The European Environment Agency (EEA) and the European Environment Information and Observation Network (EIONET) have just published their strategy for 2021-2030. We analyze its most relevant points, in which data, including geographical ones, are protagonists.

The European Union’s concern for the environment is far from new. In fact, initiatives such as the INSPIRE Directive are proof of this. In the next decade, Europe will have to face unprecedented environmental and climate challenges, while at the same time stimulating recovery from the economic and social impacts of the health crisis.

The European “Green Deal” and the associated ecological recovery stimulus measures show the ambitions of the European Union and European countries to face these challenges by setting long-term objectives, with concrete targets, and by establishing new financial instruments.

All this has crystallized in the development of a strategy that must be completed over the next decade and that we comment below, highlighting the fundamental role that data have in it, being the geographical nature ones essential for this.

The importance of digitizing data 

AEMA-EIONET 2021-2030 provides practical knowledge on trends, prospects and solutions for a sustainable Europe. It emphasizes the value of data (reliable knowledge) when making decisions, since its use and communications will get even greater relevance.

Taking 2002 as a starting point, nowadays it’s about 250 times more information handled on environmental issues than before, such as the related to air and climate, nature or sustainability and well-being.

In order to manage this amount of data, it is necessary to adopt digitization, which involves new technologies such as Big Data, artificial intelligence and Earth observation. All of these will complement and potentially replace the pre-established sources of information to better support decision-making.

GEOGRAMA - Geographical data, environment and Europe

Key Strategy for AEMA-EIONET 2021-2030

What goals are proposed?

The plan is based on 5 strategic objectives:

  1. Produce evidence-based knowledge to support policy implementation and the development of new policies to accelerate and scale-up accelerate and expand the transition to sustainability.
  2. Make specific contributions to inform policy and public debates by organizing and communicating knowledge about responses, including innovative solutions to the challenges of society.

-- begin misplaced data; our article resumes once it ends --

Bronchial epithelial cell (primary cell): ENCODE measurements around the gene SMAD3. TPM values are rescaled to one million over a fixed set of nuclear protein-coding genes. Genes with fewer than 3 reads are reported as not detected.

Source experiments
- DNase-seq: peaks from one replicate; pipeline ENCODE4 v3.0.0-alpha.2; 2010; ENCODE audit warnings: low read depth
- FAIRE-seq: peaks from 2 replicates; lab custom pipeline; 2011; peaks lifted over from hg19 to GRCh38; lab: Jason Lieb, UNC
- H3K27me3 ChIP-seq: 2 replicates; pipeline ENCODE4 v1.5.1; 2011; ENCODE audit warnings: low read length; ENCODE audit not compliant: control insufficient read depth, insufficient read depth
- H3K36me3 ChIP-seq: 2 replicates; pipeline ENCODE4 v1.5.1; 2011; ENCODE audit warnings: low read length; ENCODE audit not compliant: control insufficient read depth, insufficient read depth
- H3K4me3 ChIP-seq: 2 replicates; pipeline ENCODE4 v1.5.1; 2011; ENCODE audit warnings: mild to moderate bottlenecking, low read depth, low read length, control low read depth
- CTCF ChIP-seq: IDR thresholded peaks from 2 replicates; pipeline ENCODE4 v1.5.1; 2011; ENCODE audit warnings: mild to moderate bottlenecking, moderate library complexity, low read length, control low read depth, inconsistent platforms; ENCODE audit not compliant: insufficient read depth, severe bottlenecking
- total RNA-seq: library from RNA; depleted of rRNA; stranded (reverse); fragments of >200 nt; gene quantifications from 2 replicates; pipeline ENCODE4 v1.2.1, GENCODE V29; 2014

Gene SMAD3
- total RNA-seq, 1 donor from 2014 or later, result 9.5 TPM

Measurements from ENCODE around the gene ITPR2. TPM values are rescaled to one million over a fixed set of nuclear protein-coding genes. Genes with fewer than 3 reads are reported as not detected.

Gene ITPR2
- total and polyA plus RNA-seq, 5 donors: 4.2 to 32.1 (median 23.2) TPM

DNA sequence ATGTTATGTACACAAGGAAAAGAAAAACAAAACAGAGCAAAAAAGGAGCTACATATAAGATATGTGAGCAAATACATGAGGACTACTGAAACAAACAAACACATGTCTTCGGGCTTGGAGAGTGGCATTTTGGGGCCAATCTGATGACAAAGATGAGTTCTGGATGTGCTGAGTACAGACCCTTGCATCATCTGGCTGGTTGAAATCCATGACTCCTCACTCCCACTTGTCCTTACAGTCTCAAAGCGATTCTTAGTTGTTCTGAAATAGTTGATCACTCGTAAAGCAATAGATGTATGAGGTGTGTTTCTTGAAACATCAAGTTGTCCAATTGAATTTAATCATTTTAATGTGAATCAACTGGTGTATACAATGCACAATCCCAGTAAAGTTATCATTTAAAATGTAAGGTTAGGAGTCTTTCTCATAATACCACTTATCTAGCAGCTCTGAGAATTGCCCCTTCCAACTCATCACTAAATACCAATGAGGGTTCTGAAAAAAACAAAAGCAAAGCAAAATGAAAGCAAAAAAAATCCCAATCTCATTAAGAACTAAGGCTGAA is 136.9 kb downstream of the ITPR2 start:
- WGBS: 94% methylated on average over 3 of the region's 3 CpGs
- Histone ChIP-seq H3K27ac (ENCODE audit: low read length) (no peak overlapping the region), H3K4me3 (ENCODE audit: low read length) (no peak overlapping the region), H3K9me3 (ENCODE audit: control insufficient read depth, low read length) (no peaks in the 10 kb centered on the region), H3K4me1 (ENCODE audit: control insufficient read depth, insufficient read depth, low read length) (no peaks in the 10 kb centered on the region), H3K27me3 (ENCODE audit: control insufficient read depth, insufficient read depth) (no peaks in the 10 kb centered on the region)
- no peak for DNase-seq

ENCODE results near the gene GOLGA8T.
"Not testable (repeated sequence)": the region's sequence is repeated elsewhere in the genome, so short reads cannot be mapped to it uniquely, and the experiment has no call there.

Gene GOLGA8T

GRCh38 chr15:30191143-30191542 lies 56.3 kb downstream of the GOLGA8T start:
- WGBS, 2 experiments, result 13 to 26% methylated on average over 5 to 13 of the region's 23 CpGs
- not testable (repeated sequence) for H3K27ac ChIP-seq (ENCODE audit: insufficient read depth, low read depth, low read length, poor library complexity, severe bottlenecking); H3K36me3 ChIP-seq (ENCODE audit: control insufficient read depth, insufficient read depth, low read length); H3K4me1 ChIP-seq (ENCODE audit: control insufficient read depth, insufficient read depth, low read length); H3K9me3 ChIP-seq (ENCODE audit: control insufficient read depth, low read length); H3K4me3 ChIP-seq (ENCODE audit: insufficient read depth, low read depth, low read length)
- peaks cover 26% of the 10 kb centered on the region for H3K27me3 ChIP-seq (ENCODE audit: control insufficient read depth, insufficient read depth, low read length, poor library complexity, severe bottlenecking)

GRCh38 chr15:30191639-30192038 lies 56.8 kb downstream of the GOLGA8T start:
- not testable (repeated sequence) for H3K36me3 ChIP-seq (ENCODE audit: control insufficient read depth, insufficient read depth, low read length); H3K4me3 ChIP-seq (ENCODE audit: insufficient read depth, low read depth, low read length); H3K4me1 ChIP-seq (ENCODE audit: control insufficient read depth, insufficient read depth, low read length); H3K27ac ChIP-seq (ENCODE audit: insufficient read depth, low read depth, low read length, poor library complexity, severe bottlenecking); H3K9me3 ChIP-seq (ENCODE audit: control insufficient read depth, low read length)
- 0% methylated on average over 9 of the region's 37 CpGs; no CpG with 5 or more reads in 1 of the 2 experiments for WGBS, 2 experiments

3. Strengthen your network through more active engagement at the national level and work with other leading organizations to facilitate knowledge and experience sharing.
  4. Support the implementation and development of the European political agenda, involving the European data strategy and digital agenda, the potential of Big Data, artificial intelligence and earth observation to improve the provision of information.
  5. Develop the structures, experience and capacity throughout your network to satisfy diverse knowledge needs that are constantly evolving, ensuring and diversifying the necessary resources to achieve your joint vision.

What aspects does it focus on?

This plan marks 5 fundamental areas of action, which are:

  1. Biodiversity and ecosystems: inform and evaluate actions aimed at protecting biodiversity and restoring ecosystems for their sustainable use. This includes data-driven assessment, reporting and monitoring activities.
  2. Mitigation of the effects of climate change and adaptation to it: monitor actions aimed at climate neutrality and resilience.
  3. Human health and the environment: evaluate the health impact of air, soil, water, noise, chemical, etc. pollution.
  4. Circular economy and use of resources: measure the transition towards a circular economy and the consequences for the environment of the consumption of raw materials, products, services and waste management.
  5. Sustainability trends: report all of them and assess potential related synergies.

In addition, to achieve a greater impact of this plan, EEA-EIONET will focus its efforts on specific and timely communication. They are thus intended to ensure wide acceptance by decision-makers and the general public.

For our part, from Geograma we continue to do our best so that all the agents involved have really valid tools with which to work with digitized geographic information suitable for use and interpretation. To discover their full potential and how they can serve you, you just have to talk to us. Shall we start?